LOX-1 promotes right ventricular hypertrophy in hypoxia-exposed rats

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Chronic hypoxia leads to right ventricular hypertrophy (RVH). RVH is believed to result from hypoxia-induced pulmonary hypertension. However, if hypoxia impacts RVH directly awaits clarification. Hypoxia triggers oxidative stress, and lectin-like oxidized low-density lipoprotein receptor-1 (LOX-1) mediates reactive oxygen species (ROS) generation in different cells. Therefore, this study aims to explore whether LOX-1-mediated oxidative stress accounts for hypoxia-induced RVH.

Main methods:

Rats developed RVH after 3 weeks of hypoxia (10% O2). Immunofluorescence staining was performed to evaluate H9C2 cell hypertrophy induced by hypoxia (3% O2). Real-time PCR and Western-blot were performed to assess LOX-1, NADPH oxidases (NOX), collagen I/III, atrial natriuretic peptide (ANP) and B-type natriuretic peptide (BNP) expression. DCFH-DA staining was performed to measure ROS generation.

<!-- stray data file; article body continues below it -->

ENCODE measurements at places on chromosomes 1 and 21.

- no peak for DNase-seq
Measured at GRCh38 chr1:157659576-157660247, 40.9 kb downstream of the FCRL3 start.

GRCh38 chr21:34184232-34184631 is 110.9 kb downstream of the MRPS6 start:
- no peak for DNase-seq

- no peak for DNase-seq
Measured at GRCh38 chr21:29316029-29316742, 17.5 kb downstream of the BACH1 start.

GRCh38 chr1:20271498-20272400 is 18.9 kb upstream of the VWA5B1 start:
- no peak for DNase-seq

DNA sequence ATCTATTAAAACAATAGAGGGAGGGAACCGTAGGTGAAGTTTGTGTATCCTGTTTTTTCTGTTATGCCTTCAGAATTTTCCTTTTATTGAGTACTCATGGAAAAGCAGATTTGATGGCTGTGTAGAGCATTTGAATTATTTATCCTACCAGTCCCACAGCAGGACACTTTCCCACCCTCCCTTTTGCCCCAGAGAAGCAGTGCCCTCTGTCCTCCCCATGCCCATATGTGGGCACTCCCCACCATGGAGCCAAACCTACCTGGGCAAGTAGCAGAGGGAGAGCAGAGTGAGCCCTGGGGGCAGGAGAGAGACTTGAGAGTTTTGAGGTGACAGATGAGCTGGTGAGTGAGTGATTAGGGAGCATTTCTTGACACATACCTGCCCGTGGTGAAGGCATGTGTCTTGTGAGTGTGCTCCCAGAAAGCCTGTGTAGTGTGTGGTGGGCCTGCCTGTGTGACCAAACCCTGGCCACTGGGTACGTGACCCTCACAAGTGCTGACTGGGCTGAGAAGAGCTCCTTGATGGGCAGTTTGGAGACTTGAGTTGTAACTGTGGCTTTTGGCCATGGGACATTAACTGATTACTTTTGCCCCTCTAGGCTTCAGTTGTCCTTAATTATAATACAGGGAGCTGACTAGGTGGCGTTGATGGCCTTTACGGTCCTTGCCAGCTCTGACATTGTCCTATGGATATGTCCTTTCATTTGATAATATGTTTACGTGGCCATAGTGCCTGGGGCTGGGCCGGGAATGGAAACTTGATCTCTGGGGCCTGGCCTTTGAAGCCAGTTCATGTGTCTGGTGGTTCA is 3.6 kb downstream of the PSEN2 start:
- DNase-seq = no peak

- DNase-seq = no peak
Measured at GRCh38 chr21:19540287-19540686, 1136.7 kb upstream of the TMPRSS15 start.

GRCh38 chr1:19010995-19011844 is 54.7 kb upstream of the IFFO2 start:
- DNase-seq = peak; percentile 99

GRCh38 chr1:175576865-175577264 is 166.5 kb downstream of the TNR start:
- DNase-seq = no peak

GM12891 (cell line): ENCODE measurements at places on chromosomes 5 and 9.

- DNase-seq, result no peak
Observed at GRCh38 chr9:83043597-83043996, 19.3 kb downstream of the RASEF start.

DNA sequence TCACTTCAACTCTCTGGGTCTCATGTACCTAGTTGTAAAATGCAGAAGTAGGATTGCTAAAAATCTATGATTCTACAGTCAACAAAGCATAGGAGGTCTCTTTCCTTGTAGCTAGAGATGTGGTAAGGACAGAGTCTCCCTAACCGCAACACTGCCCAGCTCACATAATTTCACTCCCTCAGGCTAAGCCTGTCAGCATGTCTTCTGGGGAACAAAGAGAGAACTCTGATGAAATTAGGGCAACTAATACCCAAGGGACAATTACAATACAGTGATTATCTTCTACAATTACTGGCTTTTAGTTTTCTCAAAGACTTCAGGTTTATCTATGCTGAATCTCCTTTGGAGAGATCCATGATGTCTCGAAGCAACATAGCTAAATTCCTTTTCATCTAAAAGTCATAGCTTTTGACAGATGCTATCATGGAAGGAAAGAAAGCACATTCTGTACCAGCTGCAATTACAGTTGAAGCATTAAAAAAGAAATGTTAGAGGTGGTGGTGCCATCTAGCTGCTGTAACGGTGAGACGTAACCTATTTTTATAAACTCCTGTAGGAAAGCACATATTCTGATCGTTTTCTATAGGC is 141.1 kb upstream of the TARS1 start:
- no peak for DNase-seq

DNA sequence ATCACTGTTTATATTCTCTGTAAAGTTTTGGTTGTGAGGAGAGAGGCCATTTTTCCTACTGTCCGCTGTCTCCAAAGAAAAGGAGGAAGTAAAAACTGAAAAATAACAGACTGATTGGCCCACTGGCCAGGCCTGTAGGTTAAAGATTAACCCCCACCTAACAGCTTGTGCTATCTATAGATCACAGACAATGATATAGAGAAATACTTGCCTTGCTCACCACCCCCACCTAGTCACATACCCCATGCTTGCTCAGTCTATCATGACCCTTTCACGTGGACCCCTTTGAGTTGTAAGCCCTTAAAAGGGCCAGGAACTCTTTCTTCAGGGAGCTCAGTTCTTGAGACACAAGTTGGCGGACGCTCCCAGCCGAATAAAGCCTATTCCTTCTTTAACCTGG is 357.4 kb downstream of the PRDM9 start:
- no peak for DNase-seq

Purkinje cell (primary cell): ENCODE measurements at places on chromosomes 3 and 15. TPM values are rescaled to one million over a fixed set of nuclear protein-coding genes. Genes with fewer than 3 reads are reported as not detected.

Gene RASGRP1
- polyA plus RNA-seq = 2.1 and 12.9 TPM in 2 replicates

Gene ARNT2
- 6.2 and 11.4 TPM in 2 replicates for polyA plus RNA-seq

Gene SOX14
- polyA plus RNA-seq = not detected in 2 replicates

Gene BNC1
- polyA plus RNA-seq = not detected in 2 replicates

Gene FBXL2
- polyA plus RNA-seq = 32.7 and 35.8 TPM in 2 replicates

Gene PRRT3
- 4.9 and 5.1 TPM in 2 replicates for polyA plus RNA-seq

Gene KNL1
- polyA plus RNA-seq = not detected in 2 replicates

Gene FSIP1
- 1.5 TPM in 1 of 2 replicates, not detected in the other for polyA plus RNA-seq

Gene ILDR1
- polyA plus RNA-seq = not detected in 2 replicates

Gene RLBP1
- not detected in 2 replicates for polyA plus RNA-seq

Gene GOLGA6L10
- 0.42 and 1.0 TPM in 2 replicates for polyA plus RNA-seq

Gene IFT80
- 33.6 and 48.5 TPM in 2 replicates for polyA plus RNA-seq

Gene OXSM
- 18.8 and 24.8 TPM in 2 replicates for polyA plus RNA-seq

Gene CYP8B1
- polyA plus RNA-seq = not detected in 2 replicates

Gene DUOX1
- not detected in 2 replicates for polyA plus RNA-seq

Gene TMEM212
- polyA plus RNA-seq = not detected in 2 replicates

Key findings:

Hypoxia induced RVH and cardiac fibrosis in rats, as indicated by enlarged cardiomyocytes and deposition of extracellular matrix. Interestingly, hypoxia treatment directly induced H9C2 cardiomyocyte hypertrophy, implying direct effects of hypoxia on cell hypertrophy. Rat and H9C2 hypertrophy model revealed that cell hypertrophy was accompanied by marked increase in LOX-1 expression. Knockdown of LOX-1 significantly ameliorated H9C2 cell hypertrophy. Mechanistically, hypoxia induced prominent oxidative stress in rat right ventricles and H9C2 cells, most likely as a result from increased expression of NOX2/4, contributing to RVH. Knockdown of LOX-1 significantly attenuated H9C2 cell oxidative stress, with a concomitant decrease in NOX2/4 expression.


LOX-1/NOX/ROS pathway could represent a novel mechanism underlying hypoxia-induced RVH. Therapeutic targeting of LOX-1 would be exploited to treat RVH owing to chronic hypoxia exposure.

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